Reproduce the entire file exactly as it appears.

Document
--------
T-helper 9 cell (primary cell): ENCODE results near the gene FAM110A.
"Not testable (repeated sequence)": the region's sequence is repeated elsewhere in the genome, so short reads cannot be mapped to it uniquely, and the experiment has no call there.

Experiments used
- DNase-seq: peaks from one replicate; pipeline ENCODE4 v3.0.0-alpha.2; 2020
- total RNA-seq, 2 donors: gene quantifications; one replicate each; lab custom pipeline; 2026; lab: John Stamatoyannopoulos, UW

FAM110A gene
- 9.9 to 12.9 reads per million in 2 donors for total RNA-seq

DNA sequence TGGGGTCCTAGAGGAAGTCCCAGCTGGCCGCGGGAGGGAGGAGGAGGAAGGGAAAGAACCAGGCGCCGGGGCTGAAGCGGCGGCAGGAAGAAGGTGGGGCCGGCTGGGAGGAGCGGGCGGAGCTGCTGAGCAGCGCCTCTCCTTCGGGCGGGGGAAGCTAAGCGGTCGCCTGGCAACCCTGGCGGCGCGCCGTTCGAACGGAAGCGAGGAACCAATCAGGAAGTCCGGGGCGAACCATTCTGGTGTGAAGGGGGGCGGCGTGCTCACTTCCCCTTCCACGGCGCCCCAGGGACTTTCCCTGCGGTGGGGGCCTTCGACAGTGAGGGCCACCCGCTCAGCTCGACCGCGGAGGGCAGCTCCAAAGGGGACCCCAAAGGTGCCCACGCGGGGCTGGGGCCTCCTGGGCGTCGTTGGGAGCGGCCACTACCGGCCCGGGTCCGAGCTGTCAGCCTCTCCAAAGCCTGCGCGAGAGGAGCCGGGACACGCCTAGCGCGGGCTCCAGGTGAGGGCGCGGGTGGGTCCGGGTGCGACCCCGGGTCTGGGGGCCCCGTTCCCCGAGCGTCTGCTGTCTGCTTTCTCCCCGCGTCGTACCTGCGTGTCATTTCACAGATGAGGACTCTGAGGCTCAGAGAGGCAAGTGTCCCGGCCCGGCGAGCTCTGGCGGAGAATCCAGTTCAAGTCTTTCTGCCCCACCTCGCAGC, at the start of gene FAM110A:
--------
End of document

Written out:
T-helper 9 cell (primary cell): ENCODE results near the gene FAM110A.
"Not testable (repeated sequence)": the region's sequence is repeated elsewhere in the genome, so short reads cannot be mapped to it uniquely, and the experiment has no call there.

Experiments used
- DNase-seq: peaks from one replicate; pipeline ENCODE4 v3.0.0-alpha.2; 2020
- total RNA-seq, 2 donors: gene quantifications; one replicate each; lab custom pipeline; 2026; lab: John Stamatoyannopoulos, UW

FAM110A gene
- 9.9 to 12.9 reads per million in 2 donors for total RNA-seq

DNA sequence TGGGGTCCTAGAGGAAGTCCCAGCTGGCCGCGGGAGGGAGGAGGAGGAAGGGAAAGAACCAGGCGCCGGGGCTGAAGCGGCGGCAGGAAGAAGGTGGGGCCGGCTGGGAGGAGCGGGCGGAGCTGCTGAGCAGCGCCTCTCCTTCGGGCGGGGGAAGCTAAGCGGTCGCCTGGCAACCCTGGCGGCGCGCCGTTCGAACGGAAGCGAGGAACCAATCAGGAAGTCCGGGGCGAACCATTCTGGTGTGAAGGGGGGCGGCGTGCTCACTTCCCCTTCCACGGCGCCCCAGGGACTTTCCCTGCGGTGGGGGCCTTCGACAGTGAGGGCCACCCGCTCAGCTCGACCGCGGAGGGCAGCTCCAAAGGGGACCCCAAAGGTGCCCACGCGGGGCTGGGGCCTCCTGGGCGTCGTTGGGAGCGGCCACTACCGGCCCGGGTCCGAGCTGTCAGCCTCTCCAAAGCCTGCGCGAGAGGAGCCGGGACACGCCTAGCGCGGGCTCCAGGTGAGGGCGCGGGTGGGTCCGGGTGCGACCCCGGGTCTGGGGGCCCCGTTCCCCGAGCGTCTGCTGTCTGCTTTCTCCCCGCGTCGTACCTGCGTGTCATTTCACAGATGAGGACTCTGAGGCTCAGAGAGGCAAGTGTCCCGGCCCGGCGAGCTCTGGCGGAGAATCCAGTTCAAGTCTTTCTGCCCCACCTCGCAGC, at the start of gene FAM110A: